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Maryland significantly underreports total coronavirus cases and deaths at nursing homes

The coronavirus outbreak at Pleasant View Nursing Home in Mount Airy, which sickened 126 and killed 29, appeared in state reporting on nursing home outbreaks for two weeks before dropping out for several weeks, only to reappear Wednesday with three cases.
The coronavirus outbreak at Pleasant View Nursing Home in Mount Airy, which sickened 126 and killed 29, appeared in state reporting on nursing home outbreaks for two weeks before dropping out for several weeks, only to reappear Wednesday with three cases. (Amy Davis)

Maryland is significantly underreporting total counts of coronavirus cases and deaths at nursing homes and other elder care facilities, posting data on a public online dashboard that lawmakers, advocates and families assumed to be cumulative but was actually only showing snapshots in time.

Hundreds of cases and casualties are missing from the latest totals released Wednesday, an analysis by The Baltimore Sun has found.

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While a state coronavirus website shows 1,359 people have died as a result of “active” coronavirus outbreaks at such facilities, a Sun review of six weeks of state data found that closer to 1,750 resident and staff deaths have been reported since the pandemic reached the state.

Meanwhile, nearly 2,000 reported infections are missing from the state’s current count of cases among elderly residents and their caregivers. The figure was about 9,600 as of Wednesday, about 300 fewer than a week earlier.

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The Sun’s analysis suggests that the pandemic’s toll may have fallen on the state’s nursing homes and other elder care centers more heavily than previously thought, even as many measures of the pandemic’s intensity in the state begin to wane. The latest data from the state suggests nursing homes and related facilities have accounted for about half of all coronavirus deaths in the state, but the proportion actually appears to approach two thirds.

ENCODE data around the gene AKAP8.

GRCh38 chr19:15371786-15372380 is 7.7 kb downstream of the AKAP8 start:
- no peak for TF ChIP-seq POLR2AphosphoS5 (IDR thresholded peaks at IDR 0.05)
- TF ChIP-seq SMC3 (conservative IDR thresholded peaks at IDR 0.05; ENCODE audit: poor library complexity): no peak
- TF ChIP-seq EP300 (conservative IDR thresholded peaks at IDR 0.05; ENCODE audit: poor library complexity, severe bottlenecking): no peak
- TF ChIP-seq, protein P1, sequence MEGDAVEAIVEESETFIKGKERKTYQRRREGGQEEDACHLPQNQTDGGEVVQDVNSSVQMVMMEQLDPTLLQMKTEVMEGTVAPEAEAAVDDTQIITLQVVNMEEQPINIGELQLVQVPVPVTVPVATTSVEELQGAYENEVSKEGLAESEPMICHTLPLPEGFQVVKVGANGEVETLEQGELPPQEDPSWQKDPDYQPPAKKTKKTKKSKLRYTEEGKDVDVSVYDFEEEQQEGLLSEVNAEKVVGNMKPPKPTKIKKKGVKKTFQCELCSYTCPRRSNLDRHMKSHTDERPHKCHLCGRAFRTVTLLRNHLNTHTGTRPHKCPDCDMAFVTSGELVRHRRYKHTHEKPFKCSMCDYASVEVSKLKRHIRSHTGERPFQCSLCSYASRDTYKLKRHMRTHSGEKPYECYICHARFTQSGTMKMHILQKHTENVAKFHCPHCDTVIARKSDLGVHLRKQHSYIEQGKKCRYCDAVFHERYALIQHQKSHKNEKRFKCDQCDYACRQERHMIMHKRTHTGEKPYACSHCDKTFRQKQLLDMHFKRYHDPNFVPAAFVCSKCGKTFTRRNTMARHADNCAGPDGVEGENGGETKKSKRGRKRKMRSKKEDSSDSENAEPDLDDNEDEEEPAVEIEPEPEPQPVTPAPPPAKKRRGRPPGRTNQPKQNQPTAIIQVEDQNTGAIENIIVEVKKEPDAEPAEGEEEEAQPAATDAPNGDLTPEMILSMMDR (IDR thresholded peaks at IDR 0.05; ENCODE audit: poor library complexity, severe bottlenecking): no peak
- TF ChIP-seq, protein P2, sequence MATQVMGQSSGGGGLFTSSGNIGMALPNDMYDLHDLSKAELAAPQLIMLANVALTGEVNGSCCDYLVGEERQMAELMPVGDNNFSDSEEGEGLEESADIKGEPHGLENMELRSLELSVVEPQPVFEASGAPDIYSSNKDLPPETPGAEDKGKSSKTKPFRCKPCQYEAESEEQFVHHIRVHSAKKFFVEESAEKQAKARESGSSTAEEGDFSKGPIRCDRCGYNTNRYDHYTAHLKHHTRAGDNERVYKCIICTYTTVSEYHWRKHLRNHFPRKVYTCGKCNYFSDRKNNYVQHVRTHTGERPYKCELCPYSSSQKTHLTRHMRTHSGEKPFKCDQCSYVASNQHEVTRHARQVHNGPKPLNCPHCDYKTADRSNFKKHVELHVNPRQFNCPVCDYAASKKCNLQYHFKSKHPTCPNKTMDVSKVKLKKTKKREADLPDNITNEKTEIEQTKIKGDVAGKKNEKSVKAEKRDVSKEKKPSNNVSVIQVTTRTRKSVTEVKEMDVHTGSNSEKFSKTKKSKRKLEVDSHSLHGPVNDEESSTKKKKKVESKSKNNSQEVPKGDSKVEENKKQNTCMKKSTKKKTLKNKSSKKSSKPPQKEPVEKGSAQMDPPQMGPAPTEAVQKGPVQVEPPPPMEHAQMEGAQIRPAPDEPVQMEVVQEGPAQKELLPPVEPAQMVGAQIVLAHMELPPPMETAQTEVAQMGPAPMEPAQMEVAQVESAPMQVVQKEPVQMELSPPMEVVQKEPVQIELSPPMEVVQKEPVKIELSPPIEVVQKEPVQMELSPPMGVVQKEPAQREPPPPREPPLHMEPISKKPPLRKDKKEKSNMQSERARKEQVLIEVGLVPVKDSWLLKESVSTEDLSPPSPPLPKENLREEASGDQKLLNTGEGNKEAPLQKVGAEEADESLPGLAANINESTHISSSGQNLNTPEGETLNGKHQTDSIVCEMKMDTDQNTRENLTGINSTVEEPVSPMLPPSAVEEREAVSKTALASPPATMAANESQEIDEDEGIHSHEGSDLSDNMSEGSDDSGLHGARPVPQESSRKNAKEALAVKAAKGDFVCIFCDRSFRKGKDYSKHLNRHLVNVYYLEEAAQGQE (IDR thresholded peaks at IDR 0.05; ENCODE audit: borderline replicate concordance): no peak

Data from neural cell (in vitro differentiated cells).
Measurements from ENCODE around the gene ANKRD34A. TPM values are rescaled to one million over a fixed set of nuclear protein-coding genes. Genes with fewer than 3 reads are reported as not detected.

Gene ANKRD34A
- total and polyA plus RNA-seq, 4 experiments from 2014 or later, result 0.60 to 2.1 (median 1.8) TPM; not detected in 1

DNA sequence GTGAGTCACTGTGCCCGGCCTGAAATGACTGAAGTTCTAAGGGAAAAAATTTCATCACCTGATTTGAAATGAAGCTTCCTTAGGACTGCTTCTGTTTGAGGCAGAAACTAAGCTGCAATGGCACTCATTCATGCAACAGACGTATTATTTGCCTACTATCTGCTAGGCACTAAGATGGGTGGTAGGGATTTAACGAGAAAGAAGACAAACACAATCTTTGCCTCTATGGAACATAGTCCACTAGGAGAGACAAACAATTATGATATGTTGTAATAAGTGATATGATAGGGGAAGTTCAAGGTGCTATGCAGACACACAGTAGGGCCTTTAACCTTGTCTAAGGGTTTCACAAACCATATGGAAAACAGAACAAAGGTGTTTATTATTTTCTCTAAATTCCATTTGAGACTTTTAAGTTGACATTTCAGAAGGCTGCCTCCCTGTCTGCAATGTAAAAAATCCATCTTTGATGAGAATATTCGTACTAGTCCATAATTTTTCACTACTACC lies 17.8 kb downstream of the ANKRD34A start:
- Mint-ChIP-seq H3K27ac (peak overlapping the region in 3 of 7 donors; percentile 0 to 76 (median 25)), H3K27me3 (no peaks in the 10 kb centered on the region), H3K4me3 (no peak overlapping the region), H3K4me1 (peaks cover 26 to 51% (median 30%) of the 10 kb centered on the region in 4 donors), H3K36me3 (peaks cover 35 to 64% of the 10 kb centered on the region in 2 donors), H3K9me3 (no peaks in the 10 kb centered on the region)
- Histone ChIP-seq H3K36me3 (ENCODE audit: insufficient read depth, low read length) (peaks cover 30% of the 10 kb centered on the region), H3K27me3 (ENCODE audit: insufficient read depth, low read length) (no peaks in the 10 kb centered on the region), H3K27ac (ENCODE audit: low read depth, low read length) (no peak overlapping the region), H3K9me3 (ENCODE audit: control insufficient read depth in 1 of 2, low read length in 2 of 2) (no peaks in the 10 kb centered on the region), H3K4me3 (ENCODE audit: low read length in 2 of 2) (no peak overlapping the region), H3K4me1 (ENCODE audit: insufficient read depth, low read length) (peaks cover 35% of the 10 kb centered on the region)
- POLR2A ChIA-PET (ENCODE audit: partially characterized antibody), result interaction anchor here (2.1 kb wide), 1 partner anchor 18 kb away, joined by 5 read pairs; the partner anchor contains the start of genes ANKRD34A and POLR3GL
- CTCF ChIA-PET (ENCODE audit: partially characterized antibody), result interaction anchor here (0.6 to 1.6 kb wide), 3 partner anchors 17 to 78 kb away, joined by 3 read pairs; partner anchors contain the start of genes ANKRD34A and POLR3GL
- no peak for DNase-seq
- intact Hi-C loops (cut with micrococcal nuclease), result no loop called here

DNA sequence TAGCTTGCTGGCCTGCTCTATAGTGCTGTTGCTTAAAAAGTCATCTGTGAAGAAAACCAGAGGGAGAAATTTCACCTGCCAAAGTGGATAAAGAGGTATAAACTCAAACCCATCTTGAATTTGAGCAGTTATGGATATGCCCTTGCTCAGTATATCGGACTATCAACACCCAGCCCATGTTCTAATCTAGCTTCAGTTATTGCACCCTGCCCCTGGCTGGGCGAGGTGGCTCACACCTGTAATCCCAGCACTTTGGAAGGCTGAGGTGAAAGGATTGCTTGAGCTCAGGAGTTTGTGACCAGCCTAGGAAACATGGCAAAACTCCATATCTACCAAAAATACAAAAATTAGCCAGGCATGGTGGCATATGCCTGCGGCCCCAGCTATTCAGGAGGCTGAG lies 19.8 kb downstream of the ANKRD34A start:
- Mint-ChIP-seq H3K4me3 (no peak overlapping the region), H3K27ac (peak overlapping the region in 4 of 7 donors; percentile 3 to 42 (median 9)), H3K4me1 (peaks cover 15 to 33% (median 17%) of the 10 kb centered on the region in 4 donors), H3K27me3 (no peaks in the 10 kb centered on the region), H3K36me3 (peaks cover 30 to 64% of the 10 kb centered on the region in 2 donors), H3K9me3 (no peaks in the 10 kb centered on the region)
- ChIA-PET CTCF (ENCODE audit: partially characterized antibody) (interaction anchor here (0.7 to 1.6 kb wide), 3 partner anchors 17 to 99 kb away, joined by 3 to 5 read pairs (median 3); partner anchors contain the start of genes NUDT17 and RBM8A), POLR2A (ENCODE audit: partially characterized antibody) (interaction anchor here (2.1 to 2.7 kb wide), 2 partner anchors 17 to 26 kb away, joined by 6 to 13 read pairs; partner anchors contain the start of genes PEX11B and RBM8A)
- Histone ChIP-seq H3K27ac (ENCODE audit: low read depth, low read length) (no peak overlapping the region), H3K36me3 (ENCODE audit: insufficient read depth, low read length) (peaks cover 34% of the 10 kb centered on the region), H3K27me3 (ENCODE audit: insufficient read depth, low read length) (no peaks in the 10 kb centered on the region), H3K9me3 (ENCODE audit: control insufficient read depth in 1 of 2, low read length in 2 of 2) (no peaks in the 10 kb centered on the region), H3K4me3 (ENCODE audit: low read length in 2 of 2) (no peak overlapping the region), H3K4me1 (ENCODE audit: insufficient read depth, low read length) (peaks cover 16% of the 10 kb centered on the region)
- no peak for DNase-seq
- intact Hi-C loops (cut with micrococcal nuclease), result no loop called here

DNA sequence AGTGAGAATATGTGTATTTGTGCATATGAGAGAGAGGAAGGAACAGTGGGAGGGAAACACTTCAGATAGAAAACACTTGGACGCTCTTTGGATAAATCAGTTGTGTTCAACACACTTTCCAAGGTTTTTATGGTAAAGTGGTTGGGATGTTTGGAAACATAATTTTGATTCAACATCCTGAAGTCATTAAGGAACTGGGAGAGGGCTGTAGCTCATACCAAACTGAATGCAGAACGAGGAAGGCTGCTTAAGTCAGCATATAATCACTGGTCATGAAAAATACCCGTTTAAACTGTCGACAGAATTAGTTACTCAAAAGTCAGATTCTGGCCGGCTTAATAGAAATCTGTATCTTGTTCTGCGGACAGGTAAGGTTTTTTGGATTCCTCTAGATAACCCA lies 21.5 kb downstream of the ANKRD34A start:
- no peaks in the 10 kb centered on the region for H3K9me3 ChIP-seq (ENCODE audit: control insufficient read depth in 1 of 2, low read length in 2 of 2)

Maryland officials previously said the counts of nursing home cases and deaths posted on a state website are cumulative, but acknowledged Wednesday that figures are removed from the totals when facilities haven’t reported any positive tests or deaths within the past two weeks.

One patient advocate said that discrepancy could cloud decisions on how best to curtail the pandemic.

“How are we really going to address this problem if we don’t know the extent of it?” said Anna Palmisano, director of Marylanders for Patient Rights.

Leaders in the Democrat-led General Assembly said they have struggled to get detailed answers from Gov. Larry Hogan, a Republican, on efforts to increase testing, obtain protective equipment and otherwise assist nursing homes. Informed of the discrepancy in the case and death counts at the facilities, they said it only compounds their frustrations.

“It makes no sense,” said Del. Shane Pendergrass, a Howard County Democrat. “If you’re recording numbers of cases or deaths reported in the state of Maryland, it should be cumulative.”

The Maryland Department of Health, meanwhile, has been reporting the total number of statewide coronavirus cases and deaths on a cumulative basis, reaching nearly 60,000 and more than 2,700, respectively, as of Wednesday.

The revelation comes as the state is starting to receive the results of universal testing of all staff and residents at about 230 nursing homes across Maryland. Hogan ordered that testing six weeks ago, but all tests were not distributed until late May because of logistical challenges. Those tests were due to be returned to labs by last Friday and state officials have said it could lead to a significant surge in infection diagnoses.